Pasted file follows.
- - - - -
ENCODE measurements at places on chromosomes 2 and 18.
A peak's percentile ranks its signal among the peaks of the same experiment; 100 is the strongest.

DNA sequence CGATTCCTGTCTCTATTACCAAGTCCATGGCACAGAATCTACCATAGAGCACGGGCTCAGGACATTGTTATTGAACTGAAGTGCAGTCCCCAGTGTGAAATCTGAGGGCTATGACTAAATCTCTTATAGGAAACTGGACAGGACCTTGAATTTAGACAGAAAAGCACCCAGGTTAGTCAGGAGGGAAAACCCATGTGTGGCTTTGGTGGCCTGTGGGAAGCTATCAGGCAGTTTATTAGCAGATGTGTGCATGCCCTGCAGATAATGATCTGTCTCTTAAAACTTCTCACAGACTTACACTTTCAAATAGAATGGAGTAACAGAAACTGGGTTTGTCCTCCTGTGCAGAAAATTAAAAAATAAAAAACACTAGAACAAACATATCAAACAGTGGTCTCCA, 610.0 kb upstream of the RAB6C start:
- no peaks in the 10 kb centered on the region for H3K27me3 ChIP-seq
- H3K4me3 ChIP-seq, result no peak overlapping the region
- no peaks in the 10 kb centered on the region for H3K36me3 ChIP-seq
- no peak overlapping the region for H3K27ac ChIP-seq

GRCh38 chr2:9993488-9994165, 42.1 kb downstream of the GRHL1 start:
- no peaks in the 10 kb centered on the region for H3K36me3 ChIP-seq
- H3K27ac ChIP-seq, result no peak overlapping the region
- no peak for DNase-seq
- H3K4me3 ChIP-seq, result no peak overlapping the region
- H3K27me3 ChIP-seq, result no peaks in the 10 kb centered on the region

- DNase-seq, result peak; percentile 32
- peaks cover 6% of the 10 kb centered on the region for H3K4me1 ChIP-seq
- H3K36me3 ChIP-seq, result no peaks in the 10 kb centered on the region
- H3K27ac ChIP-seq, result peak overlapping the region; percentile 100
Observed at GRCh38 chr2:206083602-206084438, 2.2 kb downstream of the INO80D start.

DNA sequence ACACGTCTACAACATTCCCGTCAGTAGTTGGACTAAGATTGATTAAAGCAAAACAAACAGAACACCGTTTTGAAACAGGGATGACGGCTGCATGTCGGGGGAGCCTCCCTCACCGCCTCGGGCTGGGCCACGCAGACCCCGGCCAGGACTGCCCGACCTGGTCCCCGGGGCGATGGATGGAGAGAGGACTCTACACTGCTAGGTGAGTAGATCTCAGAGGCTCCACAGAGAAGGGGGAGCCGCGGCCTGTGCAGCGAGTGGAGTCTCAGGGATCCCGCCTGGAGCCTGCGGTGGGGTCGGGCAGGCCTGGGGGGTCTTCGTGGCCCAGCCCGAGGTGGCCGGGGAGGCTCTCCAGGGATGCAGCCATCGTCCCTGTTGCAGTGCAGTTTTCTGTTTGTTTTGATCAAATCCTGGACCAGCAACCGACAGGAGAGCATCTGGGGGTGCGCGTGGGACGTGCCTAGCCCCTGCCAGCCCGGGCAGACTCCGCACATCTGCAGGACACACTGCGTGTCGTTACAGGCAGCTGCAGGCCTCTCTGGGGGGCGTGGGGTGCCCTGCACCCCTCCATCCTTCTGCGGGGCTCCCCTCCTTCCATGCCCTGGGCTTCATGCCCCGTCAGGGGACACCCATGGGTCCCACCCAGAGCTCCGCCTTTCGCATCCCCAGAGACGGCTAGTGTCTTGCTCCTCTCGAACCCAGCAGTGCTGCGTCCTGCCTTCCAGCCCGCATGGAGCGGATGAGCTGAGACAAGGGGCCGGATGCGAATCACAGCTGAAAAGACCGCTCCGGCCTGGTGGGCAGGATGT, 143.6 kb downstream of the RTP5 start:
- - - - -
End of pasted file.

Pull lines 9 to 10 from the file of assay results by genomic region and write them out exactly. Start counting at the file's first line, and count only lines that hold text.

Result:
- no peaks in the 10 kb centered on the region for H3K36me3 ChIP-seq
- H3K27ac ChIP-seq, result no peak overlapping the region